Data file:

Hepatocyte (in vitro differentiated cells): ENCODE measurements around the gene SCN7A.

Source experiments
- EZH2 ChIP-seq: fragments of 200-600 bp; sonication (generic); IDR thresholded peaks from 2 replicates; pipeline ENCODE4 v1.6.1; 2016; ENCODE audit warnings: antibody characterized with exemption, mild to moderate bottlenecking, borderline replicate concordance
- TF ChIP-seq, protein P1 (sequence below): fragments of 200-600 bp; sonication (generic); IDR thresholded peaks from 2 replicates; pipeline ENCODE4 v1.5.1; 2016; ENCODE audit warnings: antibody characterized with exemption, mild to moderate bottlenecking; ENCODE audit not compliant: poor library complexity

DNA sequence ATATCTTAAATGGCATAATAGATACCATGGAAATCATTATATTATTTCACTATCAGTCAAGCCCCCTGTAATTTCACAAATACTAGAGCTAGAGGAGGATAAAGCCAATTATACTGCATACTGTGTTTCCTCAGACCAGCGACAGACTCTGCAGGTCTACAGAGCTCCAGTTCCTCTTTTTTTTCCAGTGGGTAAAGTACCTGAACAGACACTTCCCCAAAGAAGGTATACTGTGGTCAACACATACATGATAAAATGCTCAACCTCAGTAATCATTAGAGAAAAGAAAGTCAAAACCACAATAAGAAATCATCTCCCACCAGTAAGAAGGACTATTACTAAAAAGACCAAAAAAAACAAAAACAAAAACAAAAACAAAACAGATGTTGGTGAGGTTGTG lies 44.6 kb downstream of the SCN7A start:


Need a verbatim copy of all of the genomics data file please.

Hepatocyte (in vitro differentiated cells): ENCODE measurements around the gene SCN7A.

Source experiments
- EZH2 ChIP-seq: fragments of 200-600 bp; sonication (generic); IDR thresholded peaks from 2 replicates; pipeline ENCODE4 v1.6.1; 2016; ENCODE audit warnings: antibody characterized with exemption, mild to moderate bottlenecking, borderline replicate concordance
- TF ChIP-seq, protein P1 (sequence below): fragments of 200-600 bp; sonication (generic); IDR thresholded peaks from 2 replicates; pipeline ENCODE4 v1.5.1; 2016; ENCODE audit warnings: antibody characterized with exemption, mild to moderate bottlenecking; ENCODE audit not compliant: poor library complexity

DNA sequence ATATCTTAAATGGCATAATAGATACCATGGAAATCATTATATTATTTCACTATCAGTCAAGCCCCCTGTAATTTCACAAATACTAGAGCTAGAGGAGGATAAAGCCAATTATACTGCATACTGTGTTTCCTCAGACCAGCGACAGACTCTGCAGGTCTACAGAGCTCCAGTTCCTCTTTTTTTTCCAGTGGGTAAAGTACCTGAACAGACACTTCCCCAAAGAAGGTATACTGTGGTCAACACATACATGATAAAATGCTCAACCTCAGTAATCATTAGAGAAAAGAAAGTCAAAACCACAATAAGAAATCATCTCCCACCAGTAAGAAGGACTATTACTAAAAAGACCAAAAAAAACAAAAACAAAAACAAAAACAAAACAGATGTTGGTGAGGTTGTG lies 44.6 kb downstream of the SCN7A start: